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The Power of Playing

Updated: Mar 10

Play is an essential component in child development. Playing helps a child make sense of the world around him and fosters social, emotional, cognitive, and physical growth.


The first years of life shape a child's future and makes a lasting impact into adulthood. During this time, the brain is quickly growing and developing. A lack of play and communication can have long term, negative consequences on a child's learning, physical health, and mental health.


Today, we're going to look a couple of different activities kids engage in and tell you a few things they're learning while having fun!



Building blocks


Blocks can be enjoyed alone or with a friend. When playing with blocks, a child can learn a lot! Let's look at what they could be learning:


How to problem solve- I want to make a bridge, but I don't have a long rectangle...so I can build one with all these blocks to connect to the other ones! or, I need to make this higher but it keeps falling, let me put this block here so it won't fall! Of course, the thought process isn't that straightforward and often requires trial and error. Trial and error can teach a kid resilience when faced with an obstacle.


Imagination- Children can follow their own ideas to make wonky, wobbly stacks into big buildings that a dinosaur can knock down!


Math- symmetry, length measurement, comparison, estimation, and balance are all used in block building. These are foundational math skills!


Creativity- They can be moved freely, combined, built, broken down, over and over again. Self-esteem- Children discover that their ideas can come to life.


Social and emotional growth- When played with a friend, blocks can help teach sharing, turn taking, and cooperation.


Big and little muscle growth- Playing with blocks requires the use of fine motor (finger manipulation, grasping, rotating) and gross motor muscles (using arms to stack, legs to kick the tower over).



Playing with dolls

Playing with dolls benefits children of all genders.


Social Skills- Dolls encourage cooperation and are often times accompanied with playing "mommy" or "daddy" and playing "house." This can help children learn to communicate and share.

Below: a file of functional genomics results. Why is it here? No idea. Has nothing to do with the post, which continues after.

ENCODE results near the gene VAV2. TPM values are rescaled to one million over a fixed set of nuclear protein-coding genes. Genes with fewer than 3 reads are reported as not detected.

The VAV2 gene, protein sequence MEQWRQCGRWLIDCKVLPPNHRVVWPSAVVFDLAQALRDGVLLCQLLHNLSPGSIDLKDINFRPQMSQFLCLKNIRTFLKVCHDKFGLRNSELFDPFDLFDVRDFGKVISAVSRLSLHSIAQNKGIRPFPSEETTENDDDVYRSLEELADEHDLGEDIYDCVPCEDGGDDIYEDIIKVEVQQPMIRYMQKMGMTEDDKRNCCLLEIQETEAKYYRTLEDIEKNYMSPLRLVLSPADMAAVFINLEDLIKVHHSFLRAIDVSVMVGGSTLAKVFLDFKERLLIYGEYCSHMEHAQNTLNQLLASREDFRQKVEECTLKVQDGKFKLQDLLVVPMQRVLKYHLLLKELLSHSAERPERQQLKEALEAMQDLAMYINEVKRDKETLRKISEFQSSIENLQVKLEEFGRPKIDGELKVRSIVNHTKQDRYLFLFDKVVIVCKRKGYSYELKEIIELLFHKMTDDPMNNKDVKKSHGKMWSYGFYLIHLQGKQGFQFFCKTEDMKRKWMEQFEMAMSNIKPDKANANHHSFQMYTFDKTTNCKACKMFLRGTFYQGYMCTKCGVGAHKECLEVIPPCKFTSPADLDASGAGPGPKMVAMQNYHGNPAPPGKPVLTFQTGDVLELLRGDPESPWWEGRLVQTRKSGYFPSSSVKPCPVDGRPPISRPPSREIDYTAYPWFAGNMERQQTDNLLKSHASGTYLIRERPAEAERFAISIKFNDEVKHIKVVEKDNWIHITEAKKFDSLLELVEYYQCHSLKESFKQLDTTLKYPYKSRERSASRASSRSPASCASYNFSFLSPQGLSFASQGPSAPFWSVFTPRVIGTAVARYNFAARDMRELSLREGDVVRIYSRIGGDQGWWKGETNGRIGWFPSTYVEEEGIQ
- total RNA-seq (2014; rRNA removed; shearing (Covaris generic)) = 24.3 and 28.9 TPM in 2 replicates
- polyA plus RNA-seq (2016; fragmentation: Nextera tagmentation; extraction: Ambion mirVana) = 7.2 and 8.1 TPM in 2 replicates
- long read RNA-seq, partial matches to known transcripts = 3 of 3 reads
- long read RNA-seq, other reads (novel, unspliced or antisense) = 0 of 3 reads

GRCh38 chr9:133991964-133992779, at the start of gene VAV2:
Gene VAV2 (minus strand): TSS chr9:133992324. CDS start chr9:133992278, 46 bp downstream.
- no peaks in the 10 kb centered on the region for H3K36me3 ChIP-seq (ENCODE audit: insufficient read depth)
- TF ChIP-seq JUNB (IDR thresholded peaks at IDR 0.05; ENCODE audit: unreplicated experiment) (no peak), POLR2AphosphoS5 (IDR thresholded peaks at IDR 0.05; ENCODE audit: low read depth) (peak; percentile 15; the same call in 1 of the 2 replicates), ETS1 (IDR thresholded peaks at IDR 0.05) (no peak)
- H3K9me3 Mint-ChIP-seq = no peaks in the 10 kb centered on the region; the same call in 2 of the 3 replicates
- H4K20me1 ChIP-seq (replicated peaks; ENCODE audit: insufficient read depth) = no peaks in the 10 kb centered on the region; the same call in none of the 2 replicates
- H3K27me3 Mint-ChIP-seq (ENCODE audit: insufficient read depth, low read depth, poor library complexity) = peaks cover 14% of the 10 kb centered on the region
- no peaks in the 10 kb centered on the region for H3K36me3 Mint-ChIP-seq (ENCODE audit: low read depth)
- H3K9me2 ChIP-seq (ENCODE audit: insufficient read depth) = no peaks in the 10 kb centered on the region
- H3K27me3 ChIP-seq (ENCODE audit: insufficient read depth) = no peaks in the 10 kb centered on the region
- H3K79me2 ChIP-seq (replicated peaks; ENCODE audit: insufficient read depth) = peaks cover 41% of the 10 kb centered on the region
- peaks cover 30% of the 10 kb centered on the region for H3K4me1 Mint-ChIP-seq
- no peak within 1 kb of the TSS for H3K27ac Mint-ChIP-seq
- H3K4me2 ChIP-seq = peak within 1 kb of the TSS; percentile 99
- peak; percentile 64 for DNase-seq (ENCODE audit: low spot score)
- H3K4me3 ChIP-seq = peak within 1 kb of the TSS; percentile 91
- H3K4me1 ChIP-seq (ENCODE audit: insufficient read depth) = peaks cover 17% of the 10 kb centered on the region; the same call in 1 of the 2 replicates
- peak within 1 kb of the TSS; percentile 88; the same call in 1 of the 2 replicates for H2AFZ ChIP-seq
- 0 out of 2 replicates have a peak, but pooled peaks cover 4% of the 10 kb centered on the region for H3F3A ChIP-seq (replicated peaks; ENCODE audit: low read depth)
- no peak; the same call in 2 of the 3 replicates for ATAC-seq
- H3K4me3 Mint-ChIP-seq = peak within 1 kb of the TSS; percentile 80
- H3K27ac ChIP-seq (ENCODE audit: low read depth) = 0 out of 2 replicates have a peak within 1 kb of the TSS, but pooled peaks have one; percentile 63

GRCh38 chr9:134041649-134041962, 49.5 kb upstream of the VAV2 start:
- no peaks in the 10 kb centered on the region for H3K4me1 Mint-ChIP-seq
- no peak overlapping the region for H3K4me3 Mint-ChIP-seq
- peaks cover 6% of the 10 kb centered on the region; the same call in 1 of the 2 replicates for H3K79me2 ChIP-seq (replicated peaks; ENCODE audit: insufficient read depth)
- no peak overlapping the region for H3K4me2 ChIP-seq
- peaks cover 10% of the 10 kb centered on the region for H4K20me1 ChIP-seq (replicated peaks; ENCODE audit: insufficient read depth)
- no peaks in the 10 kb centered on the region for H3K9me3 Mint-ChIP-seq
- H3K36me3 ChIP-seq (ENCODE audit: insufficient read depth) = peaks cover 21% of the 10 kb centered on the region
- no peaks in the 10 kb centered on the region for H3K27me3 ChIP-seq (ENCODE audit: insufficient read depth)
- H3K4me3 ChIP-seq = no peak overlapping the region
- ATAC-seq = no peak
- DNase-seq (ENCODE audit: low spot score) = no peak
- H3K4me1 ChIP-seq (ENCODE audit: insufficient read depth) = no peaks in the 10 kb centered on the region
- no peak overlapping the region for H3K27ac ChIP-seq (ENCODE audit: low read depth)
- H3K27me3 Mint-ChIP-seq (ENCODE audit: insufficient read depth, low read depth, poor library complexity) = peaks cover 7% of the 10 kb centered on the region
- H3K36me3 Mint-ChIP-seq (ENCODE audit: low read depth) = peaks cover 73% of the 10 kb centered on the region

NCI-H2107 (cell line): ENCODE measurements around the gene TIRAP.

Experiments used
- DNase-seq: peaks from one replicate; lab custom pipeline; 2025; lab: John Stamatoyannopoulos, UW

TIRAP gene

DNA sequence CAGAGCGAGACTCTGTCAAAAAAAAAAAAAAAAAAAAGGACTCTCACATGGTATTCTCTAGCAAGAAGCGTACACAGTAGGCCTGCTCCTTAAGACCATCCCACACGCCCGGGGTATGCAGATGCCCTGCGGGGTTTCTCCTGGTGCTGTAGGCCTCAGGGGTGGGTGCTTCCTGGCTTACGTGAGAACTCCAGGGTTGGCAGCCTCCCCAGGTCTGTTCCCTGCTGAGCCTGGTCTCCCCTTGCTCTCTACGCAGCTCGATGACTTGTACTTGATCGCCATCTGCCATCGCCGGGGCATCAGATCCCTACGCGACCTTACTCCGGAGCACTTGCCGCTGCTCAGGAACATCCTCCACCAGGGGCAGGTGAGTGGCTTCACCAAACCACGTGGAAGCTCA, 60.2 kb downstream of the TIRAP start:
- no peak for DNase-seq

Responsibility- Dolls can teach children how to care for something- they are responsible for feeding, changing, and tucking the doll in.


Emotional Development- Children can also learn to express their emotions by nurturing the doll. Nurturing is an important building block of empathy. Pretend play can also help a child understand social and emotional roles.


Imagination- Imaginative play fosters mental growth by creating new opportunities for kids to think and problem solve. Children often pretend play scenarios that are familiar to them such as making breakfast, being a mommy, or pretending to be a beloved pet.



Playing hopscotch

Hopscotch is a favorite outdoor game with lots of great benefits for children!


Cognitive Development- The game has rules and a purpose and also requires a bit of planning and adaptation.


Motor Skills- Children learn to use their big muscles (legs, arms, trunk) in hopscotch. Smaller muscles of the hands and fingers are used when a child picks up the marker and tosses it to the play area.


Balance and Coordination- Movements in hopscotch build body strength, balance, hand-eye coordination, and more. Bilateral coordination- which is using both sides of the body in coordinated movement, is also key to hopscotch. This is important for every day tasks like getting dressed but also important for other activities like jumping, riding a bike, and learning other sports.


Social Skills- Hopscotch encourages social development through interactions with others and promotes good sportsman ship.


What's your favorite way to play with your kiddo?

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